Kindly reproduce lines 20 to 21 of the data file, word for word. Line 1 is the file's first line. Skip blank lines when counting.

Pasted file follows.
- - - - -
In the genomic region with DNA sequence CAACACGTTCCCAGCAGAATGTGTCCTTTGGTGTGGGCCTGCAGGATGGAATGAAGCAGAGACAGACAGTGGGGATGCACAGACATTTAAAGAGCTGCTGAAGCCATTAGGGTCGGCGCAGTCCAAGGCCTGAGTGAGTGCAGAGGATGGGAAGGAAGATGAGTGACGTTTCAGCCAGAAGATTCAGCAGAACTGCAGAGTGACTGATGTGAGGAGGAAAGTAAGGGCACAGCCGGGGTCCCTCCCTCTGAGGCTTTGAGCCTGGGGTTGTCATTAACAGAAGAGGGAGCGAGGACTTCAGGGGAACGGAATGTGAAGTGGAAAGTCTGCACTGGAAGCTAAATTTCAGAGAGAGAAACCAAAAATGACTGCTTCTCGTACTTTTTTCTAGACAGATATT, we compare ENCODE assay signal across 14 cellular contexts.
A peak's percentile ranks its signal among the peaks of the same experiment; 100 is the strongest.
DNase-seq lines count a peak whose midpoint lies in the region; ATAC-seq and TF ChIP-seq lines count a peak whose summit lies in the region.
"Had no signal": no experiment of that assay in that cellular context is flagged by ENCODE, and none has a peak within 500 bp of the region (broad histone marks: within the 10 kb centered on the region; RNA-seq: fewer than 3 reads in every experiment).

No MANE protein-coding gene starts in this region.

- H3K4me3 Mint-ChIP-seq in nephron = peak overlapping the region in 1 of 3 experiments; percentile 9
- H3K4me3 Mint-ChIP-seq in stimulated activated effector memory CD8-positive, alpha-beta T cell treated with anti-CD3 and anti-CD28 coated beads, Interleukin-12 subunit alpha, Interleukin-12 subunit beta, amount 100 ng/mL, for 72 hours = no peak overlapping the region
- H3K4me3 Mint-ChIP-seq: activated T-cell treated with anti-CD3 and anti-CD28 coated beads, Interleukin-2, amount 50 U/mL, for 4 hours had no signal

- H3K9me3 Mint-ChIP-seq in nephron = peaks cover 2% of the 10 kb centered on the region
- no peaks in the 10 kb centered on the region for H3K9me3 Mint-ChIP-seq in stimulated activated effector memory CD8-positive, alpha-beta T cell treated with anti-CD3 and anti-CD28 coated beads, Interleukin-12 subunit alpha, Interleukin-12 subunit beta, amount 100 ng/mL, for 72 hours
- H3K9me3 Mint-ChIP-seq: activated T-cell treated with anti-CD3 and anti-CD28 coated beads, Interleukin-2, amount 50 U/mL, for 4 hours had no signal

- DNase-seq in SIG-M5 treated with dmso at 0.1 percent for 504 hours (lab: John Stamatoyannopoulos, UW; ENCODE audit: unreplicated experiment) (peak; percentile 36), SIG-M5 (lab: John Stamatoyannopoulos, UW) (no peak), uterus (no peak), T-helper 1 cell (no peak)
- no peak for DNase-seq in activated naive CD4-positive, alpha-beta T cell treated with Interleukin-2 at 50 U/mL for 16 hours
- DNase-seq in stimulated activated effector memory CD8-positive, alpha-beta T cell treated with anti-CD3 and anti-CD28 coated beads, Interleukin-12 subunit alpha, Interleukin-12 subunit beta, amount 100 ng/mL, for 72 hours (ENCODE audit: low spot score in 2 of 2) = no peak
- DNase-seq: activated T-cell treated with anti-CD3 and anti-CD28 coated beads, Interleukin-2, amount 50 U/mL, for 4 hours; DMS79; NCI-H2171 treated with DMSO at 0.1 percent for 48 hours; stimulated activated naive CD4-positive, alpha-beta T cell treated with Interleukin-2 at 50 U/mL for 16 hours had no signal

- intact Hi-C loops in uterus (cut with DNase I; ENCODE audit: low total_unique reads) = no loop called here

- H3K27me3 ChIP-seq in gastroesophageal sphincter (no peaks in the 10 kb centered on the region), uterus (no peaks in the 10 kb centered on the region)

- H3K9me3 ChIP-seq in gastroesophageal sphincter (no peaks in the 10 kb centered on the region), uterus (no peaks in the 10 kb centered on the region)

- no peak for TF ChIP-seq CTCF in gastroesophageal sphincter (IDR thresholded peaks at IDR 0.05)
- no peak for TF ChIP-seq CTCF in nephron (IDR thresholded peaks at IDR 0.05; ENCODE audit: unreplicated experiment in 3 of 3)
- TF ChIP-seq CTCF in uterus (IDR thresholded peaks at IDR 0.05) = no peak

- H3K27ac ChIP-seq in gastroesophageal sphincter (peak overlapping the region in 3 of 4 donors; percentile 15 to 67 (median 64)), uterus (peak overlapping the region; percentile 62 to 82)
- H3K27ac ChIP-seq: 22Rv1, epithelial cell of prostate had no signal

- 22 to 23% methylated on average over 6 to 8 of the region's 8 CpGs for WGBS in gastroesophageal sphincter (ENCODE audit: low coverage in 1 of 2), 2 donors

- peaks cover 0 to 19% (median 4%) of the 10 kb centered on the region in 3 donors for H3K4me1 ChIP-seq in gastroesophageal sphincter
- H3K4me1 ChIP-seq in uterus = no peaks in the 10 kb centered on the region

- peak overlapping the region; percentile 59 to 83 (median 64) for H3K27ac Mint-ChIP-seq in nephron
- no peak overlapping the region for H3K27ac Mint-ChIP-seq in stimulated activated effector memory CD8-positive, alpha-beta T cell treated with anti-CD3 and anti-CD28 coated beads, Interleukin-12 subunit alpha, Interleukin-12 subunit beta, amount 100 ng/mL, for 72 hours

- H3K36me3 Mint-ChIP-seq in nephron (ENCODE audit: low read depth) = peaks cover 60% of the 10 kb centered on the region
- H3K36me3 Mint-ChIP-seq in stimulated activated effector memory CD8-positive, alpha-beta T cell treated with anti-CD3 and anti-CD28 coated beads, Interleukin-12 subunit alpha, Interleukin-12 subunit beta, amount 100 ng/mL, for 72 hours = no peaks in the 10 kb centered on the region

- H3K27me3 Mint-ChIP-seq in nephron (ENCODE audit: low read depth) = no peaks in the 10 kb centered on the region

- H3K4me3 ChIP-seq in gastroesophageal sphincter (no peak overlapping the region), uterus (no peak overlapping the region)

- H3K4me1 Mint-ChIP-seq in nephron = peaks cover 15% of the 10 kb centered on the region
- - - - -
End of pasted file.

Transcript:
- no peak for TF ChIP-seq CTCF in nephron (IDR thresholded peaks at IDR 0.05; ENCODE audit: unreplicated experiment in 3 of 3)
- TF ChIP-seq CTCF in uterus (IDR thresholded peaks at IDR 0.05) = no peak